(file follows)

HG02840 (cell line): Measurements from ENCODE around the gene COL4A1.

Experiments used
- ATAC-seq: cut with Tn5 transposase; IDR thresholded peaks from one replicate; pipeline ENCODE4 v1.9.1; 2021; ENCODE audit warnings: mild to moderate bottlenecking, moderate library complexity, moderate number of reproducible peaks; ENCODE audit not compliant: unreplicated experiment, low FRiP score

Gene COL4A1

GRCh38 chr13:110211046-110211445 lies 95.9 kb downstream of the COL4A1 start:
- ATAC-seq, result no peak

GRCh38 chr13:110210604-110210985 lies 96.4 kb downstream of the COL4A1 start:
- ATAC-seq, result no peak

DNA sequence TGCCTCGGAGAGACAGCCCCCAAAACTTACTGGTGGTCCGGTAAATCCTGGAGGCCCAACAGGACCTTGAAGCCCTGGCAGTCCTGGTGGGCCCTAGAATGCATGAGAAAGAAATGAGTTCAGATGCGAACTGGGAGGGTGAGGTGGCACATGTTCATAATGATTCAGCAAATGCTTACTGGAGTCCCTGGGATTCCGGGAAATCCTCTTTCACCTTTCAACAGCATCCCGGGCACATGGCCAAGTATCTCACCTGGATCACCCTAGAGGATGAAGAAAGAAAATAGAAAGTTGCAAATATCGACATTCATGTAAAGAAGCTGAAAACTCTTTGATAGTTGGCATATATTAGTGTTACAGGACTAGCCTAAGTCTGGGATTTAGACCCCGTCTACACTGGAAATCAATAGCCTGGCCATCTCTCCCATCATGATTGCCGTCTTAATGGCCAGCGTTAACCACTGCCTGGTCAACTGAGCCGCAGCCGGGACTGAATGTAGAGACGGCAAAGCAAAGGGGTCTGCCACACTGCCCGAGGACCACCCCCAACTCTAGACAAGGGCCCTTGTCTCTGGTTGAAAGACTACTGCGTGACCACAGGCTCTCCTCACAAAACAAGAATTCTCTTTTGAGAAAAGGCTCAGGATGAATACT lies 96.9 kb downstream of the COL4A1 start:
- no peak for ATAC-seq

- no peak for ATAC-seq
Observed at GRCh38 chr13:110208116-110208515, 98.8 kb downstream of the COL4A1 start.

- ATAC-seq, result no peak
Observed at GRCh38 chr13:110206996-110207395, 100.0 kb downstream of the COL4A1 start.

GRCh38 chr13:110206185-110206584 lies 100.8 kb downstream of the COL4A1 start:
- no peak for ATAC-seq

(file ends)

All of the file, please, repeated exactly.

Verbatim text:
HG02840 (cell line): Measurements from ENCODE around the gene COL4A1.

Experiments used
- ATAC-seq: cut with Tn5 transposase; IDR thresholded peaks from one replicate; pipeline ENCODE4 v1.9.1; 2021; ENCODE audit warnings: mild to moderate bottlenecking, moderate library complexity, moderate number of reproducible peaks; ENCODE audit not compliant: unreplicated experiment, low FRiP score

Gene COL4A1

GRCh38 chr13:110211046-110211445 lies 95.9 kb downstream of the COL4A1 start:
- ATAC-seq, result no peak

GRCh38 chr13:110210604-110210985 lies 96.4 kb downstream of the COL4A1 start:
- ATAC-seq, result no peak

DNA sequence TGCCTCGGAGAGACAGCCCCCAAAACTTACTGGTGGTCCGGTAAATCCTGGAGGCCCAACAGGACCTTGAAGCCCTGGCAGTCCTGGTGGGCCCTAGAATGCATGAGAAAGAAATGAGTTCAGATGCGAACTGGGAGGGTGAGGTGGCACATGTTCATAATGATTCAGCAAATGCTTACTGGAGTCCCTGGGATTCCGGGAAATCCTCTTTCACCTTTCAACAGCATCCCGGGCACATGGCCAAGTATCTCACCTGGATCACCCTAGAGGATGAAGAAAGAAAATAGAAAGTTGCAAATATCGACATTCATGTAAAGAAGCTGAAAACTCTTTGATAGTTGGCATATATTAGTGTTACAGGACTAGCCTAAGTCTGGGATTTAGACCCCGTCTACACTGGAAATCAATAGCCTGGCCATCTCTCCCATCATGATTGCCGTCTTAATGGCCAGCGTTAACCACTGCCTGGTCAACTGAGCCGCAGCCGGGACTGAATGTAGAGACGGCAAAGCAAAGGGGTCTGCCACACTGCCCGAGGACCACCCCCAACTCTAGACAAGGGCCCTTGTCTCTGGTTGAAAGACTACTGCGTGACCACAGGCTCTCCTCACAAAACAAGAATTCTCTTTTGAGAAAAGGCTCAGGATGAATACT lies 96.9 kb downstream of the COL4A1 start:
- no peak for ATAC-seq

- no peak for ATAC-seq
Observed at GRCh38 chr13:110208116-110208515, 98.8 kb downstream of the COL4A1 start.

- ATAC-seq, result no peak
Observed at GRCh38 chr13:110206996-110207395, 100.0 kb downstream of the COL4A1 start.

GRCh38 chr13:110206185-110206584 lies 100.8 kb downstream of the COL4A1 start:
- no peak for ATAC-seq